In the opening moments of the ceremony, Bryant High School tennis coach Angel Dale mentioned that there have been very few BHS tennis players that have signed to continue playing in college.
But then, there haven’t been too many as good as Blake Cunningham.
After playing his way into the Class 6A State Tournament last fall, Cunningham, on Wednesday, signed a letter of intent to continue his athletic and academic careers at John Brown University, a private, interdenominational, Christian liberal arts college in Siloam Springs.
“He’s a great kid,” Dale said. “They’re getting a good Christian young man that is going to be an awesome player. He works hard. If I could have 15 more like him, I’d take them.
“I was looking at U of A-Fort Smith, but I wanted a smaller school, so I found John Brown,” Cunningham related. “I started looking at JBU for tennis because they were in the division I was looking at. I went there a couple of years ago for a camp and it just felt like church camp. I went up there for a college tour and I got to meet with the coach, fell in love with the campus and fell in love with the team after that.
“When I went back this time, everything — there was no stress. It felt like home,” he said.
The son of Kim Cunningham, Blake said he plans to study Biology.
“They have a really good program,” he said.
Cunningham began playing tennis about seven years ago, after fifth grade and before sixth.
“Since then I’ve been dedicated to it,” he noted. “I’ve put in the effort. My whole goal in high school was to be able to sign my senior year. The one thing I was looking at towards college was where could I sign to play for?”
He said that became a focus during his junior season at Bryant.
“Whenever I advanced to day two of conference,” Cunningham related. “Once I advanced, I was like, ‘Okay, I have a chance.’ Then I just kept pushing and pushing and, my senior year, I ended up making it to State. That’s when I knew I didn’t want to just end my tennis career in high school. I wanted to keep pursuing it. And I knew I was at a good enough level to continue in college.”
At the conference match last fall, he admitted to kind of surprising himself with his play.
“I knew the players that I was playing,” he related. “My first thought was that I was underqualified. I knew my opponents’ previous records. But, once I got in there, I don’t know, I was just confident, and I was playing the way I wanted to. I just cleared my head and I was able to hit where I wanted to, move where I wanted to, and not stress. That’s what helped me overcome, I guess, my nerves.”
“In State, I played a lot better than I thought I would’ve,” he added.
“I think he did surprise me a little,” Dale acknowledged. “He wanted to make State and I knew that was going to be tough. But he was so determined that I was really excited for him when he did make State.
“I could see that he was that good,” she added. “I think him believing that he could do it was the big difference.”
Asked where he felt he had improved the most, Cunningham said, “Just my overall ability. I used to be one of the slower kids, but I started conditioning more and I’ve dealt with my speed, my endurance and now I just have a high stamina when it comes to playing. I don’t quit easily. I don’t give up. Even when I feel like I’m going to pass out, I keep going.”
As far as the best parts of his game, Cunningham added, “Physically, it’s my ground strokes on the baseline. But I’d have to say my best part is probably my attitude because of my coach (Rob Nankervis), whom I’ve had for seven years. He’s really emphasized having a good attitude on the court. So, even when I’m down, you’ve got to stay positive because the other guy will start to get down and that’s when you beat them.”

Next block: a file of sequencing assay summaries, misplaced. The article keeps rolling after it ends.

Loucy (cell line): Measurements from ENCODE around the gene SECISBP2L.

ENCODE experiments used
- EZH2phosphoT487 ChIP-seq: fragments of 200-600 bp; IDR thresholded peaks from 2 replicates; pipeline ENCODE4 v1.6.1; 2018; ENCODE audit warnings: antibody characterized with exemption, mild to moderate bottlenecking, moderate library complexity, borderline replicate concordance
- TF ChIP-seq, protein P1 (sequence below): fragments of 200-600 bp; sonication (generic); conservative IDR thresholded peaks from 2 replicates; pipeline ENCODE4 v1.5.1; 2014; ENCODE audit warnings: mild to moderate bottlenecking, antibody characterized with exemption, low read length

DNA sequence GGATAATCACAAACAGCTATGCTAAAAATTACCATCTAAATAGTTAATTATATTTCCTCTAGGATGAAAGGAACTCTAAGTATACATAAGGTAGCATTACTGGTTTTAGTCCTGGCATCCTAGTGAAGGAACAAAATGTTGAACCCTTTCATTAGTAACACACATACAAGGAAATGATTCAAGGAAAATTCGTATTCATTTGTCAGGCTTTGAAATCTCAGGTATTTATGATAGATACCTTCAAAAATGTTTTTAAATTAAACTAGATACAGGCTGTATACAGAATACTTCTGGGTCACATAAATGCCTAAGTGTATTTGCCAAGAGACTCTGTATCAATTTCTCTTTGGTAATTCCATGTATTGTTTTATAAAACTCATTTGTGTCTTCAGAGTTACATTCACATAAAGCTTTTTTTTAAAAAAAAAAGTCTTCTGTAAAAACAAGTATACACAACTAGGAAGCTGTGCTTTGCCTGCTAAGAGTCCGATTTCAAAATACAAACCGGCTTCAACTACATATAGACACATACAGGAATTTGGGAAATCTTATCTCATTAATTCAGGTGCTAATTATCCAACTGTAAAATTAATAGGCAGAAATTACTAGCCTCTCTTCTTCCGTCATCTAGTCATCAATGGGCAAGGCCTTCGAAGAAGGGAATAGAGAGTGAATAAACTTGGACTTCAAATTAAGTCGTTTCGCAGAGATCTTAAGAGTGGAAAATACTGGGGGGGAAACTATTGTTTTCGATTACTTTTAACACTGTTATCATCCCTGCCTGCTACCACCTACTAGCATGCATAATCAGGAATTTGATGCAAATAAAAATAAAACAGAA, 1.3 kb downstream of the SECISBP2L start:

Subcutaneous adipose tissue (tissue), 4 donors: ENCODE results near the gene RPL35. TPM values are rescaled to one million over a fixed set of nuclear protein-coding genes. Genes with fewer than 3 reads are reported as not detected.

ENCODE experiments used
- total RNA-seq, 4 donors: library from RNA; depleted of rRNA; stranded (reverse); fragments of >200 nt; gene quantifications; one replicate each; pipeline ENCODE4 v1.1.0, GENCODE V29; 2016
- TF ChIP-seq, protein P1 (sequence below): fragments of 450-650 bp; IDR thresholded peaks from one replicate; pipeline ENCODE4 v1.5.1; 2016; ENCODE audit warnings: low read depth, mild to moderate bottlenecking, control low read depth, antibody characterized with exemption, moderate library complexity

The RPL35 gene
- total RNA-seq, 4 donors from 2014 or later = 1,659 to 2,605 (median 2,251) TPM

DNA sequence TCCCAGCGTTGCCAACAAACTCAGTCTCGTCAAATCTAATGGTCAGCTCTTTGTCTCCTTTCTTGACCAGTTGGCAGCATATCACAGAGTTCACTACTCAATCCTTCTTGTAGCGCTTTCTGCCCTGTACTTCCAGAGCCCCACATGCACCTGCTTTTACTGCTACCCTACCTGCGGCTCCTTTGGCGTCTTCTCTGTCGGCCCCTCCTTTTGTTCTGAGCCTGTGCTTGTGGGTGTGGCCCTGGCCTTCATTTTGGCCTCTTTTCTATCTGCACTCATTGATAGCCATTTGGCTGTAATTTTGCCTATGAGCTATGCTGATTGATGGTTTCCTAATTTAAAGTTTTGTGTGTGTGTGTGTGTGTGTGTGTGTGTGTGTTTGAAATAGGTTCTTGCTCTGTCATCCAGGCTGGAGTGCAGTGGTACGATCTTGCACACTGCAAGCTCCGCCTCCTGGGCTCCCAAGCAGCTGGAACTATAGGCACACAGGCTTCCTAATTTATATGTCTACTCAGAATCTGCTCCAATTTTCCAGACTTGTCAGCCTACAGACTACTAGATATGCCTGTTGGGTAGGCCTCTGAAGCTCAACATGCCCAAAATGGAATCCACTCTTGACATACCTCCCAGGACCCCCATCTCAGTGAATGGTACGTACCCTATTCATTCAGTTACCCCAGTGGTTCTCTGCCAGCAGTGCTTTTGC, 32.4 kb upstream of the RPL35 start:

When he started, Cunningham took group lessons from Gail Nankervis.
“From there, I advanced from her group lessons to Coach Rob’s lessons and that’s who I’ve stuck with for all seven years.”
“I’m so glad for us to be here and spend this time with Blake and everyone here,” said Rob Nankervis. “I know you are very familiar with Blake. I’m sure you are. And you will be very familiar with the quality of his character. Blake is an exceptionally good tennis player. But his character is even better than that.”
He proceeded to illustrate with a story, saying, “His team was playing several years ago at Conway and a good friend of mine, a grandmother of a girl that was playing on the team. She went to watch her grand-daughter play. I also taught her grand-daughter.
“She called me at the end of the day and said how her grand-daughter had played, how well she had played. But she also said, ‘There’s a boy out here and he was just a joy to watch. Not only because he played tennis so well but because he was much better than his opponent. But the way he encouraged his opponent, the way he treated his opponent with dignity was very special and unusual.’
“Sure enough, it was Blake,” Nankervis continued. “I knew right away when she said that it was someone special, I knew it had to be Blake.
“That’s an indication to me of the quality of Blake’s character,” he observed. “Blake is very humble, and I think that’s probably the character attribute most valuable. In tennis, Blake had become a ferocious competitor. Excellent tennis players have to compete ferociously for every point, like their life depends on it. And he knows how to do that. But he’s not lost the ability to have joy on the court and to have compassion and to be empathetic. That’s rare. Most people are either one or the other. They can’t compete hard because they’re too sorry for the opponent or they compete so hard that they lose the joy of the game. And they forget that the game is bigger than themselves.
“Blake is not like that,” Coach Rob asserted. “And that’s a tremendously good characteristic that he has. I want to encourage him to keep being that way. I’m really proud of him.”